"Monopoly Politics" also predicts that 34 out of 52 (65%) U.S.
House seats in California will be won by landslides, and six more seats
by a comfortable 10 point margin for a total of 40 out of 52 (77%). "These
races are already over," said Hill, "regardless of any goings-on
in Washington DC, like impeachment hearings or scandal, and regardless of
inequities in campaign finance." Only 10 out of 52 (19%) seats have
a chance to be close.
The Center for Voting and Democracy is a non-partisan, non-profit organization
that promotes voter participation and fair representation. It is sponsoring
a conference on proportional representation November 13-15 in Minneapolis.
For information on the conference or on "Monopoly Politics," contact
the Center at (415) 665-5044, PO Box 22411 San Francisco, CA 94122-2411,
email at firstname.lastname@example.org, or check the Internet at www.fairvote.org.
Some Key House Races
In the 49th District, San Diego City Councilwoman Christine Kehoe is running
an energetic campaign against incumbent Republican surfer Brian Bilbray.
Kehoe is running on a progressive platform that includes fighting crime,
fighting tobacco interests, protecting student loan programs, and advocating
HMO reform. Kehoe, however, has an uphill battle. As noted in the Cook
Political Report, despite his votes to reduce NEA funding and to weaken
the Clean Water Act, as well as his weak support for abortion rights, Bilbray
has managed to paint himself as a moderate.
In other races, Democrats are expected to pick up the 1st District Seat
Rep. Frank Riggs (R) is giving up in northern California. State Sen. Mike
Thompson, a vintner and self-proclaimed "New Democrat," is favored
to win in the 1st while Republican Doug Ose is expected to win in the 3rd
District (North Central Valley), where Democratic Rep. Vic Fazio (D) is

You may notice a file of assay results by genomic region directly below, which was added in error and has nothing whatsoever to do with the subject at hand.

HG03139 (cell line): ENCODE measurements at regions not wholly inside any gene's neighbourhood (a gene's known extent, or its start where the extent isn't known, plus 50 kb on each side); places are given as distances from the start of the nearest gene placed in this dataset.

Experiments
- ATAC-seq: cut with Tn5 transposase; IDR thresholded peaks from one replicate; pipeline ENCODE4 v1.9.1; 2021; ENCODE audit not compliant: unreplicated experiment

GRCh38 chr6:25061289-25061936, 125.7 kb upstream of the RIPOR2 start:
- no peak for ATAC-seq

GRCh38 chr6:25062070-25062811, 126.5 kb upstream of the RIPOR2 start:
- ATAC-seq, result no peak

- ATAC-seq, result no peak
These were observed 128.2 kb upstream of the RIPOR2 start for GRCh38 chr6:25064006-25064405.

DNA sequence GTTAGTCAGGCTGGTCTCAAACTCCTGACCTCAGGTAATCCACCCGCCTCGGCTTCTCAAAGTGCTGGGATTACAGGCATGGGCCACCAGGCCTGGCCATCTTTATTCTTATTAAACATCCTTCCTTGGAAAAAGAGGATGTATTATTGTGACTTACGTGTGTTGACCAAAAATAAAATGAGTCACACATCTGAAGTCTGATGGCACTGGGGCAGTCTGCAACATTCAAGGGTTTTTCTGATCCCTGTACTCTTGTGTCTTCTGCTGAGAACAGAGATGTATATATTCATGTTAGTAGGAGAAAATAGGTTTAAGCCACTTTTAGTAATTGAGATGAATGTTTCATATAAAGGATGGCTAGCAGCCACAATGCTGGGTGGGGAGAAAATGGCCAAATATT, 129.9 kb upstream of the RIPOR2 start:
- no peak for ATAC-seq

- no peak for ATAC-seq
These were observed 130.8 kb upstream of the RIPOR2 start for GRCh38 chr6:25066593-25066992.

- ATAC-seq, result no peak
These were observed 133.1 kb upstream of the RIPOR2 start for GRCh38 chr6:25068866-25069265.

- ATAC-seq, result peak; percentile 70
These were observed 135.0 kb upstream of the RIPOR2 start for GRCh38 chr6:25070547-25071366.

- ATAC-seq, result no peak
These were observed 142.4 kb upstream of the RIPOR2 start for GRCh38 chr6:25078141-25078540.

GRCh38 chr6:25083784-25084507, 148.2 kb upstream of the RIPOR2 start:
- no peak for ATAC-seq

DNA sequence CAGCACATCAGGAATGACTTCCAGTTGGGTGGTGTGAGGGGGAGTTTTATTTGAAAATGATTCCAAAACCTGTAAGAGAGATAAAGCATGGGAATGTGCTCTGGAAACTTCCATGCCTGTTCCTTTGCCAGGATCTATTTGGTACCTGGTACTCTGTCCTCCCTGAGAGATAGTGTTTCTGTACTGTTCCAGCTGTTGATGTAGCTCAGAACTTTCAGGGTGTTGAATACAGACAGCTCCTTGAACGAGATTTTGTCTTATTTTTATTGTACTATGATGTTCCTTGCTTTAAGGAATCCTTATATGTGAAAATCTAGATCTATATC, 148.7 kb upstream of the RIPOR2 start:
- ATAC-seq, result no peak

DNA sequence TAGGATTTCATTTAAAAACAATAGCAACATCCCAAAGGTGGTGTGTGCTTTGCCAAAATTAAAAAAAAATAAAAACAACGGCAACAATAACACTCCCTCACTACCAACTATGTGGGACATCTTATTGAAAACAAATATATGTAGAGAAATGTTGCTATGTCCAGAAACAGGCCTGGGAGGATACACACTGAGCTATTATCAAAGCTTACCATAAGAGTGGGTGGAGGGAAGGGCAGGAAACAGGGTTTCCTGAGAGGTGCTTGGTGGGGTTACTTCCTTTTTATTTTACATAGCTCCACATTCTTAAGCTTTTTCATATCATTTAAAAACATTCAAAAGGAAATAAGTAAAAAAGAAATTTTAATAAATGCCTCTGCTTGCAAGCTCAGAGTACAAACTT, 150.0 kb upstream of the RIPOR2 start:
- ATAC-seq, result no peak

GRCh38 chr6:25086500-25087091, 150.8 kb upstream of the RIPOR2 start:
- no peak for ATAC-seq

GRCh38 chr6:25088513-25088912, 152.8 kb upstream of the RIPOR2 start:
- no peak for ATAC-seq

retiring. The 36th District (West LA County) is rated a tossup after Rep.
Jane Harman lost a Democratic primary bid for governor. Republican State
Assemblyman Steve Kuykendall, a moderate on social issues but economic conservative,
faces Democrat Janice Hahn in a district that gave Clinton a 6-point margin
of victory in 1992 and 1996, but has voted Republican in statewide contests.
Progressive Rep. George Brown faces another fight to keep his the 42nd District
seat in San Bernardino County, which has become increasingly Republican.
And in the 46th District (Orange County), Rep. Loretta Sanchez (D) will
face perhaps the ugliest rematch of the election against rabid right-winger
Bob Dornan, who she unseated by 984 votes in 1996.
Green candidates are running not only for governor and lieutenant governor
(Dan Hamburg and Sara Amir, respectively) and several local races, but also
in five congressional Districts. They include Phil Courtney in District
43 (Riverside) Robin Barrett, District 36 (LA South Bay coastal), Krista
Wong, District 31(San Gabriel Valley), Walt Sheasby, District 28 (San Gabriel
Valley), and Maria Armoudian, District 26, (San Fernando Valley).